Pasta e Fagioli—the Easiest of Italian Recipes

pasta e fagioli

The well-known Pasta e Fagioli, or pasta and beans, is an Italian treasure. Every family has their own recipe: with or without garlic, with oil instead of bacon or lard, with or without Parmigiano.

You can make your own version very easily. In Italy, pasta e fagioli immediately reminds us of our grandmas. Its full aromatic taste means family, tradition, and home sweet home.

pasta e fagioli

This is my recipe for pasta e fagioli. The base is a genuine mix of sautéed vegetables: carrots, celery, and onion. I first add beans and then the pasta. A little tomato paste makes it appetizing and smooth; bay leaves and your favorite herbs make a unique flavor profile. Healthy and balanced, pasta e fagioli is a traditional peasant dish that works well in winter. You need to choose the right ingredients, which call for slow cooking. 

A little advice about the ingredients

Beans: In Italy, borlotti (cranberry) beans best suit this dish. In the US, look for cannellini (white kidney) or pinto beans. Red kidney beans, which make the dish richer in color, work as well. According to the kind of beans you buy—frozen, fresh, or dried—the method and the cooking time will vary.  

  • Sautéed vegetables: They reduce the natural sweetness of the dish. Needed are an onion, a carrot, some celery, and a clove of garlic, which you will remove while cooking (so leave it whole). 
  • Tomato paste or tomato sauce: Tomato paste makes for a stronger taste; tomato sauce is lighter. Mix the tomato sauce with a little tomato paste until you get your favorite result (read the recipe below).
  • Extra virgin olive oil: I always use extra virgin olive oil, which is the most healthy.
  • Pasta: Any small ones work. I prefer ditaloni or elbow maccaroni. When I have small pasta of different shapes, which are not enough for a single serving on their own, I put everything together. Fresh pasta is also appropriate: Use the leftovers of the tagliatelle you have just made; cut it into small pieces for your pasta e fagioli.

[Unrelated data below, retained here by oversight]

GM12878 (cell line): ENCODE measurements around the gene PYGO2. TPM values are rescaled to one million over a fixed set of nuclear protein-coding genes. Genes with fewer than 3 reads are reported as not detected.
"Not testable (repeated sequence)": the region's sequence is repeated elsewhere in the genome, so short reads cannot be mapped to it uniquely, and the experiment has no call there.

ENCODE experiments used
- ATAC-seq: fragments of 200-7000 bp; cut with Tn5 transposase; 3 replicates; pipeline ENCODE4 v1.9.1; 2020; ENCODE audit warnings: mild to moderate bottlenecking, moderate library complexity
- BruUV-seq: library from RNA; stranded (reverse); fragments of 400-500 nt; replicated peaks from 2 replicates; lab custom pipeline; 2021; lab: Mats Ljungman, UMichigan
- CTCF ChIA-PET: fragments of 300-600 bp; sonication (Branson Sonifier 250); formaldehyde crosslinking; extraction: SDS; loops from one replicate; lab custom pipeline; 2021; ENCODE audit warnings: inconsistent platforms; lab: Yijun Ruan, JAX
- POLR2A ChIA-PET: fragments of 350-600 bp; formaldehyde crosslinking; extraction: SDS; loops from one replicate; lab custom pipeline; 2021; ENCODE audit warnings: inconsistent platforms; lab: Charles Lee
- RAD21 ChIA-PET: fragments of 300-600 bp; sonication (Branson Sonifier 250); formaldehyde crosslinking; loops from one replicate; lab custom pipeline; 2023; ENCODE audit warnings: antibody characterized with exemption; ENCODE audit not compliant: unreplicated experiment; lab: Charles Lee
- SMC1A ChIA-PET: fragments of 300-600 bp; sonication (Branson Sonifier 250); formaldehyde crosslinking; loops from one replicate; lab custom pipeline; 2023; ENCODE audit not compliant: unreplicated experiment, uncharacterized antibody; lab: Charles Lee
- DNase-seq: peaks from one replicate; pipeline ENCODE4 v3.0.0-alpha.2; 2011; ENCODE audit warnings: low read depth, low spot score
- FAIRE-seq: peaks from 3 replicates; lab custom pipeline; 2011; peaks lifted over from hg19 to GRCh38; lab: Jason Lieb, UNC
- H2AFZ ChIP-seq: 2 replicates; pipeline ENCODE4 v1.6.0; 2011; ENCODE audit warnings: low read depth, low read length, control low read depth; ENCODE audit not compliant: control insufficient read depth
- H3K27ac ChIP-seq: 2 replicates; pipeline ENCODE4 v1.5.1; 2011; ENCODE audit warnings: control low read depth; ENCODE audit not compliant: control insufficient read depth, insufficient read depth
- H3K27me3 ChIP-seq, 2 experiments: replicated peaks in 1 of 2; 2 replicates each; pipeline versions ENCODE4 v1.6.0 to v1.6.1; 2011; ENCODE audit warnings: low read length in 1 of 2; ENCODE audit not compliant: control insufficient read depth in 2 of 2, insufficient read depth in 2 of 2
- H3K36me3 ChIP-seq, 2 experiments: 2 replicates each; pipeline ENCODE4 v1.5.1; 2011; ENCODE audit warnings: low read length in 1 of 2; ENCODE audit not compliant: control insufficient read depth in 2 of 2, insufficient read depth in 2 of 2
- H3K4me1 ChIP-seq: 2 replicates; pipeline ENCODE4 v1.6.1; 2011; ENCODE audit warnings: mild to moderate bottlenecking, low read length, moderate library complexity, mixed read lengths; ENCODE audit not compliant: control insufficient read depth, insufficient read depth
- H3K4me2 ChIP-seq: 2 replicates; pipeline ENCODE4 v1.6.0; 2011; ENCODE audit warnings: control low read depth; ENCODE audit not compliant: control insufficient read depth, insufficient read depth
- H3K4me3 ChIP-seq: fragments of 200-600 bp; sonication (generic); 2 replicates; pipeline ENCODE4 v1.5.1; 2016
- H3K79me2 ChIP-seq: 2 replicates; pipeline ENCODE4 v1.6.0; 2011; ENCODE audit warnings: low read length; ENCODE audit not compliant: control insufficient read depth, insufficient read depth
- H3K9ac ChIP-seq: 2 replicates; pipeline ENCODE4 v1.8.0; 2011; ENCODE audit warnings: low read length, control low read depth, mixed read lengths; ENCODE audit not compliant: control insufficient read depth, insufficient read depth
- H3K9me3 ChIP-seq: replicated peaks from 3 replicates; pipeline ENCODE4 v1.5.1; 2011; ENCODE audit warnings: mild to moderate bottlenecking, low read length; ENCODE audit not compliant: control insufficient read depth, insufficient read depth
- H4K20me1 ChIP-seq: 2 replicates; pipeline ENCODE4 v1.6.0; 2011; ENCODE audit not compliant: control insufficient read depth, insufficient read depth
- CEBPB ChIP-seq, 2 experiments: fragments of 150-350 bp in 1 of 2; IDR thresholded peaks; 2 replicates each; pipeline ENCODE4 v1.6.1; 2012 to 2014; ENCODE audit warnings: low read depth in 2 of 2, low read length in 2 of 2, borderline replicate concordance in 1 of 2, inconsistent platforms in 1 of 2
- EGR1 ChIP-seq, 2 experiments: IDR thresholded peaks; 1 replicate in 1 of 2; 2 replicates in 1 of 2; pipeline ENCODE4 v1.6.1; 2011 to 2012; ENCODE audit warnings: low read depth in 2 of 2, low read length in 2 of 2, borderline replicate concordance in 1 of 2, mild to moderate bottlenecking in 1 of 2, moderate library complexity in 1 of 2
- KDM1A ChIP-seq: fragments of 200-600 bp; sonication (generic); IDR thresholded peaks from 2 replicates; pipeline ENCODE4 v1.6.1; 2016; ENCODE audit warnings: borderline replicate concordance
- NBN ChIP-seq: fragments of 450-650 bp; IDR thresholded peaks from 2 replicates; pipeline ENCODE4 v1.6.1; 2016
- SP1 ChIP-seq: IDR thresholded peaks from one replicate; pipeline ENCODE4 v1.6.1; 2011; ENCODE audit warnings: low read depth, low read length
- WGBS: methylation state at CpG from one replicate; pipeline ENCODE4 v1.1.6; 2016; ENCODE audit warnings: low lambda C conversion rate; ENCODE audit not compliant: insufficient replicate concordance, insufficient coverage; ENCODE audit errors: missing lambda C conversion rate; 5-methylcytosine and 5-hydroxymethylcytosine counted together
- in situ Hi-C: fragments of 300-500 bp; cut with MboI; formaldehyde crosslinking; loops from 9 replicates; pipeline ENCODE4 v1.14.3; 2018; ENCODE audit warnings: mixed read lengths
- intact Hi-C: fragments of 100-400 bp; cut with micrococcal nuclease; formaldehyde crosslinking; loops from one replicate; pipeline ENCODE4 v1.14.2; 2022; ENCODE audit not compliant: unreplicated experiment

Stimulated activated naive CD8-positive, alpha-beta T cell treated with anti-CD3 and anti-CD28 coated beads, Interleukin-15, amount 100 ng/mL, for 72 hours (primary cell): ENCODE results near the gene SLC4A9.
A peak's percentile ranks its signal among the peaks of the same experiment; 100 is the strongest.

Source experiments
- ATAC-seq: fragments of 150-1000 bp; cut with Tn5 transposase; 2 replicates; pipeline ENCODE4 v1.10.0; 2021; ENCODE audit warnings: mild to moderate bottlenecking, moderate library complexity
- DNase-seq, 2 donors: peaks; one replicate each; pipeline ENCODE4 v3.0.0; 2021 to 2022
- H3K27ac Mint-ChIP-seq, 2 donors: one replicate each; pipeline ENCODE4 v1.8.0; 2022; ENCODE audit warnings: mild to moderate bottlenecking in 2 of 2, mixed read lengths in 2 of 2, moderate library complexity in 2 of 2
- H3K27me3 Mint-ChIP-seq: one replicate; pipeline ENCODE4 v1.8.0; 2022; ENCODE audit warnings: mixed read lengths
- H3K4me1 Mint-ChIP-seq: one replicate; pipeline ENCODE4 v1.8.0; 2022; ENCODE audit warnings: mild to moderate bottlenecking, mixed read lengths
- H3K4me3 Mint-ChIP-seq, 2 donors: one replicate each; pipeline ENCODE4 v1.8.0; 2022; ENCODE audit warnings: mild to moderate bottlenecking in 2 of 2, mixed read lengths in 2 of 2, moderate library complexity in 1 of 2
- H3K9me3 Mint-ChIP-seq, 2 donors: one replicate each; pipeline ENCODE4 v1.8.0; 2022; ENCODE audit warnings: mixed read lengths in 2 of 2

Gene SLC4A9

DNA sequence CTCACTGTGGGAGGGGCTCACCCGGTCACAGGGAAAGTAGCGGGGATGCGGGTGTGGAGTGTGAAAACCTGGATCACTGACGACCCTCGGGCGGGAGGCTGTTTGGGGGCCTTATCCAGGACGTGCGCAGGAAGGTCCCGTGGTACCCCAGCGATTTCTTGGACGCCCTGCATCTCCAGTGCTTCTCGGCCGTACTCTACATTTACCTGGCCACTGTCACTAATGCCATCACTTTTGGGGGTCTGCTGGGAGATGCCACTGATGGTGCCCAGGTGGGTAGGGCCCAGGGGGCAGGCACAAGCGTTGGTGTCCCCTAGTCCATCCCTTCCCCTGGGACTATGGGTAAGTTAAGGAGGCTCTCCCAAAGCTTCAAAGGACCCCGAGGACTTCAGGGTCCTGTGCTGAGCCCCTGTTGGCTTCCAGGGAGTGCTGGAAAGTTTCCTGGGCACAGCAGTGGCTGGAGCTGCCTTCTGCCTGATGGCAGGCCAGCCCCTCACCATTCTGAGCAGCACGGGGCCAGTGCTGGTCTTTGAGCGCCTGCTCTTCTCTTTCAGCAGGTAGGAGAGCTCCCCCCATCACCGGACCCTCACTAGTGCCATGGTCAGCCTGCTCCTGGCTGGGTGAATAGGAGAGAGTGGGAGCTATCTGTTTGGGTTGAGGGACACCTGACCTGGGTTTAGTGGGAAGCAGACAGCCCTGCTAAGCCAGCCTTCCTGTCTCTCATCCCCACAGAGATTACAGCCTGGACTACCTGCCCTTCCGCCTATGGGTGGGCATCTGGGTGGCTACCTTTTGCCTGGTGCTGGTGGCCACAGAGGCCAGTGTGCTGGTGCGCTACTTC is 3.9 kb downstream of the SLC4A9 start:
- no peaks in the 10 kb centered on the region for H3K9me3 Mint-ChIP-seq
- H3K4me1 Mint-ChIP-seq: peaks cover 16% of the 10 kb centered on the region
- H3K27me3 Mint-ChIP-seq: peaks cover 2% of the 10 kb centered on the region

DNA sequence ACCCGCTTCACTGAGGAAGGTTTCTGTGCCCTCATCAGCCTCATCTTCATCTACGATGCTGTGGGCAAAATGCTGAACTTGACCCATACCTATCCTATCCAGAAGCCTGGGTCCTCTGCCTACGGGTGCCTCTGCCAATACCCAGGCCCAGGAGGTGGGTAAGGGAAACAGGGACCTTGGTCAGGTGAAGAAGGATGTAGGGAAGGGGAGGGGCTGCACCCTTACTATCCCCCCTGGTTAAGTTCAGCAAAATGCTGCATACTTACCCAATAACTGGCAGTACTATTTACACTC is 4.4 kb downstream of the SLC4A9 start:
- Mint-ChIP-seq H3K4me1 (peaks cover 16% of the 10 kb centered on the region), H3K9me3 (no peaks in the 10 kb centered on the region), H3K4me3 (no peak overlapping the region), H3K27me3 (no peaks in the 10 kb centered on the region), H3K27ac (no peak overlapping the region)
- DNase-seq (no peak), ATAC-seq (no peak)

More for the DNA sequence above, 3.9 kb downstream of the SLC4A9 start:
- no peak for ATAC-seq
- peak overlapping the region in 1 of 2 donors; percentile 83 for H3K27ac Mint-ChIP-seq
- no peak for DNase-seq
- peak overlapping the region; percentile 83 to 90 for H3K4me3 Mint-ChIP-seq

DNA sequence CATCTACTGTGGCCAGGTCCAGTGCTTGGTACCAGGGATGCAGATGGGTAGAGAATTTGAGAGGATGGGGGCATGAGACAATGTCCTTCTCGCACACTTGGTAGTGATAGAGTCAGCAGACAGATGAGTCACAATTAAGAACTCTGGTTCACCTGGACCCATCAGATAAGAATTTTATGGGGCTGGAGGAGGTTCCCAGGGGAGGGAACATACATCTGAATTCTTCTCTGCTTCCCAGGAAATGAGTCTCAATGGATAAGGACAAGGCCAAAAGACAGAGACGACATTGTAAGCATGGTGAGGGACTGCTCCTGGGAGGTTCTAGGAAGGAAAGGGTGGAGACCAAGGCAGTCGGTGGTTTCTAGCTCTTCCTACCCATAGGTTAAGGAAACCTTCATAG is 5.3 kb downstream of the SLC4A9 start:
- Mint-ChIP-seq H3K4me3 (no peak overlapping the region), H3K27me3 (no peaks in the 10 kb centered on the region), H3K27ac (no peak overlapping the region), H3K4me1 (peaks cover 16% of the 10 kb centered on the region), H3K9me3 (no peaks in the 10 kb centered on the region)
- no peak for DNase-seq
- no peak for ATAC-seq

• Fresh herbs: You should use different herbs, such as bay leaves while cooking, and rosemary, thyme, or marjoram before serving.

Some more suggestions for your pasta e fagioli

  • If you want to make this recipe completely vegetarian, only use extra virgin olive oil. On the other hand, if you want a more flavorful and rustic soup, use bacon or lard if you have any on hand.
  • You should have this dish for lunch, and combine it with a nice crisp salad. Finish off your meal with an orange; you will absorb more iron from the dish. 

What you should know about beans and their preparation

Beans, just like other pulses (beans, peas, lentils), must be cooked for a long time. They need to be soaked and rehydrated for about 6 to 8 hours, so it’s a good idea to soak them the night before you cook them. If you have an instapot or a pressure cooker, you can cook them instead the same day. 

  • Soaking beans makes it easier to cook and digest them. The process also reduces the gas-producing compounds. You may use them after cooking or freeze them. 
  • Slow-soaking beans: Soak the beans in cool water and discard those which float on the surface. Put the beans in a big bowl and cover them with enough water (3x the amount of beans) and set aside in the fridge or in a cold place overnight. 
  • Fast-soaking beans: Choose the most intact beans and put them in a pot; pour 1 liter of water for every 2 cups (200g) of dried beans and bring to a boil. Boil them briskly for a couple of minutes and then remove from the heat. Cover with a lid and set aside for 1-2 hours or until they get hydrated and bloated. Drain them and add them to your recipe. 
  • In an Instapot or a pressure cooker: Follow the guidelines provided for each machine.
  • In the microwave oven: Arrange the beans on a tray big enough to contain them when they are hydrated: cover with cold water and cook on HIGH for about 8-10 minutes. Set aside for 1 hour.
  • In case of frozen beans, boil them in salted water for about 3-4 minutes.

italian pasta e fagioli